4. Rapport and Empathic Connections Suffer Online and Behind Masks

When clients do have cell phone and internet access, it’s possible to contact them… but gaining their trust and expressing empathy is that much harder when you can’t connect in person. Even when site visits are possible, they are happening behind masks, with the all-important facial expression hidden and even a sympathetic tone of voice muffled.

Social workers in hospitals, dealing directly with COVID-19 patients, have had to bear the brunt of this challenge. Discussing end-of-life care and providing palliative support from behind infection control barriers and procedures can make the entire process seem cold, distant, and impersonal. It’s a problem for social workers trying to read their clients as well.

It can be hard enough to suss out complex interpersonal situations in cases of domestic abuse even when visiting a home where it’s happening; when the only contacts are by phone or email, it can be almost impossible to decipher the subtle signals that tell social workers when clients are in danger.

Now more than ever, words and actions are required to bridge the gap. A rapport through listening and genuine understanding is possible, using all the people skills, sensitivity and intuition you’ve developed over your lifetime to show clients that you care.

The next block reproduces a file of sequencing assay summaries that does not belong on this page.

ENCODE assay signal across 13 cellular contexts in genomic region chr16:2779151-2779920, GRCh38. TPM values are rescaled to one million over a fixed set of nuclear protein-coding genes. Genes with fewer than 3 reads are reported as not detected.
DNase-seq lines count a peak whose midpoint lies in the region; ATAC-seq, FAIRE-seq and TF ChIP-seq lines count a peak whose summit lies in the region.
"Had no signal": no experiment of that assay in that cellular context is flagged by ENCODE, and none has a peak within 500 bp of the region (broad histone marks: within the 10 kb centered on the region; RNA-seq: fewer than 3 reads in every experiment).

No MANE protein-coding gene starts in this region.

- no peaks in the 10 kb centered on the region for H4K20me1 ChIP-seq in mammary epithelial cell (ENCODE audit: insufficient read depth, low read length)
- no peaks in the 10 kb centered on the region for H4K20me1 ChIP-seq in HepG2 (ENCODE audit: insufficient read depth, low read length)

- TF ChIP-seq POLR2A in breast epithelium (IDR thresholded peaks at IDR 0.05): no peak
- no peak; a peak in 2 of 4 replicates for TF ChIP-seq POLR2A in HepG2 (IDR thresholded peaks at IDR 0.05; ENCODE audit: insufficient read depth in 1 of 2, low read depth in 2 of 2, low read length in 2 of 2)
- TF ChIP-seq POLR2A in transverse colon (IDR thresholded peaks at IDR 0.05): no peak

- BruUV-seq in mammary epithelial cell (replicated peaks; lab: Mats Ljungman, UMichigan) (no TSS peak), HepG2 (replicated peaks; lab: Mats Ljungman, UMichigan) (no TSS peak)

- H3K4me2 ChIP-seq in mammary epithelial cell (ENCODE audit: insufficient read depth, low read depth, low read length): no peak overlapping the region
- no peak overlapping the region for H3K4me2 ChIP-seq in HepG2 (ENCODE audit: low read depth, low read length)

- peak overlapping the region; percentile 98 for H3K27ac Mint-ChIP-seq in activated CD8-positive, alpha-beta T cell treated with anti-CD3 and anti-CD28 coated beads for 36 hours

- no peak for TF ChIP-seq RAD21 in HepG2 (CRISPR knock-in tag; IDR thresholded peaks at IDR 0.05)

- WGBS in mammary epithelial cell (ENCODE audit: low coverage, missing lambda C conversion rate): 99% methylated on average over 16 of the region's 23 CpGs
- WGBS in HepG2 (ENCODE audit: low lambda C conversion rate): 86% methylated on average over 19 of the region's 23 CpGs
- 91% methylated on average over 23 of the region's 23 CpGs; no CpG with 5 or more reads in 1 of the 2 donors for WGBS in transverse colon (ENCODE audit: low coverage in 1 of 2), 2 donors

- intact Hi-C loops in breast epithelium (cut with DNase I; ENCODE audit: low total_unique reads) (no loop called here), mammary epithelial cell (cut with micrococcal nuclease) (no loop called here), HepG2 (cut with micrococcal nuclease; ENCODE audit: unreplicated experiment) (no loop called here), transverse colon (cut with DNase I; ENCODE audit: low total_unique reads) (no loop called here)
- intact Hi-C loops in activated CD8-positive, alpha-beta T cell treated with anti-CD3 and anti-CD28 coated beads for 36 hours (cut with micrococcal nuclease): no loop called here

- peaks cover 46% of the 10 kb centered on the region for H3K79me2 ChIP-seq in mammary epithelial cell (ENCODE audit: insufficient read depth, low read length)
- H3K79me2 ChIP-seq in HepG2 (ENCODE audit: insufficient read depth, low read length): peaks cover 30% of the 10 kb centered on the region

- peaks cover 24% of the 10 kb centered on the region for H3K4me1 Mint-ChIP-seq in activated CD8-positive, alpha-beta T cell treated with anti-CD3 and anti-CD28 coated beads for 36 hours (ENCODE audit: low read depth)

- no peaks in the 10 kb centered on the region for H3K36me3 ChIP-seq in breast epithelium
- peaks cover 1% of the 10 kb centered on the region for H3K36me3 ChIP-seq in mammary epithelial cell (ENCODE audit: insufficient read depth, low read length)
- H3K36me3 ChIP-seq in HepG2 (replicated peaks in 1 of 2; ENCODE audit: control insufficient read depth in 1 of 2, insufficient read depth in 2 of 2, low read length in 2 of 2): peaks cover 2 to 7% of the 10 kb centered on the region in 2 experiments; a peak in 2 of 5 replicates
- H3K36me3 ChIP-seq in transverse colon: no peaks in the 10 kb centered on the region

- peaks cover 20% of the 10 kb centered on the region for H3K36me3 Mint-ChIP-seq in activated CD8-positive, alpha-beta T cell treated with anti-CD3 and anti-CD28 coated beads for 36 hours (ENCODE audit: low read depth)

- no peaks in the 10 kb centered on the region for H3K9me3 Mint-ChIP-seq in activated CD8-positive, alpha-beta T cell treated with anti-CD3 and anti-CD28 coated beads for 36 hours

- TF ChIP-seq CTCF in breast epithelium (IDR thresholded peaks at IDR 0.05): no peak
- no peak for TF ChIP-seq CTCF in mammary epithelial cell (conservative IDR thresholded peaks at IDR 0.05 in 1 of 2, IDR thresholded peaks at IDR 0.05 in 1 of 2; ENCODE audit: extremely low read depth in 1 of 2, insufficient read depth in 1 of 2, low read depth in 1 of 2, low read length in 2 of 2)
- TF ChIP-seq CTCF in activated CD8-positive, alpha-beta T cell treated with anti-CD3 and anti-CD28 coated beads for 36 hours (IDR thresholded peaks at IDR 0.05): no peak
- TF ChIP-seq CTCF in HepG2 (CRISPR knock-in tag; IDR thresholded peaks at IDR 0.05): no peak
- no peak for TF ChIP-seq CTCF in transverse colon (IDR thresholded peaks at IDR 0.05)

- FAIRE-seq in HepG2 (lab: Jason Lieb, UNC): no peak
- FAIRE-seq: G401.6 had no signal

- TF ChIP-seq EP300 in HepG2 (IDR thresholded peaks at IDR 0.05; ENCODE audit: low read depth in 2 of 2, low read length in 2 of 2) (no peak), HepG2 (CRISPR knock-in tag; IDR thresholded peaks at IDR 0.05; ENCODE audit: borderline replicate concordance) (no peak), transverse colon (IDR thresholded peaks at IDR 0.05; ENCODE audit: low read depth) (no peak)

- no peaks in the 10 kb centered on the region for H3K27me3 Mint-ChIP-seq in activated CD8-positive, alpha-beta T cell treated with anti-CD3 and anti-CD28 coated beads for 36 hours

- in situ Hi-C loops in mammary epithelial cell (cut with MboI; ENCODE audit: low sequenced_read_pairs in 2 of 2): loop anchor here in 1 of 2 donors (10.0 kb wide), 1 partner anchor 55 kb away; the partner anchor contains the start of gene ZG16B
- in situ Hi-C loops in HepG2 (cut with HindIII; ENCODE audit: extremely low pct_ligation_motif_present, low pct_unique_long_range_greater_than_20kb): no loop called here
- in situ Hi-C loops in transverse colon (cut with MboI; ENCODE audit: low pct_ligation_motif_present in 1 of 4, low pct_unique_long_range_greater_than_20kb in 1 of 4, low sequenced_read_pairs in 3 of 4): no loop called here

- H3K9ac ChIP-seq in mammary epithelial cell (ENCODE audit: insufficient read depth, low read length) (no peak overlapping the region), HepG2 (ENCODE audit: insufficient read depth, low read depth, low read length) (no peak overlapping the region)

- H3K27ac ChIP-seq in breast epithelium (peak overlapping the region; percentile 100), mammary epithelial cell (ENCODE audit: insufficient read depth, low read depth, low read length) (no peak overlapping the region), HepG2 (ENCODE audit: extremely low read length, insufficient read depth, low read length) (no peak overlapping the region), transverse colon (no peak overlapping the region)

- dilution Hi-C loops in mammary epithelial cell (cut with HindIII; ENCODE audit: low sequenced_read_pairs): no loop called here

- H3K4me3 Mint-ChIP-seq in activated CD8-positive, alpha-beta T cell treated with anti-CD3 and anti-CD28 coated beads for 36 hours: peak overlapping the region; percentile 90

5. Personal Protection Can Be At Odds With Effective Service Delivery

Social work has become a high-risk job during COVID-19 simply due to the high numbers of individual contacts that are made during the course of the average day. But in a country that hasn’t been able to provide enough personal protective equipment even for front-line doctors and nurses at times, social workers have sometimes been asked to conduct unsafe on-site services without adequate protective equipment.

These situations are always a hard call, but NASW standards point out that self-care is a critical part of delivering effective service as well. If you become compromised by becoming infected, then not only do you put your other clients at risk, but you also take yourself out of a position where you can provide any help at all. Social workers have had to learn to step back from risky activities, even if they could do some good, because doing so would reduce their ability to perform the job in the long run.

6. Providing Continuity of Care May Be Impossible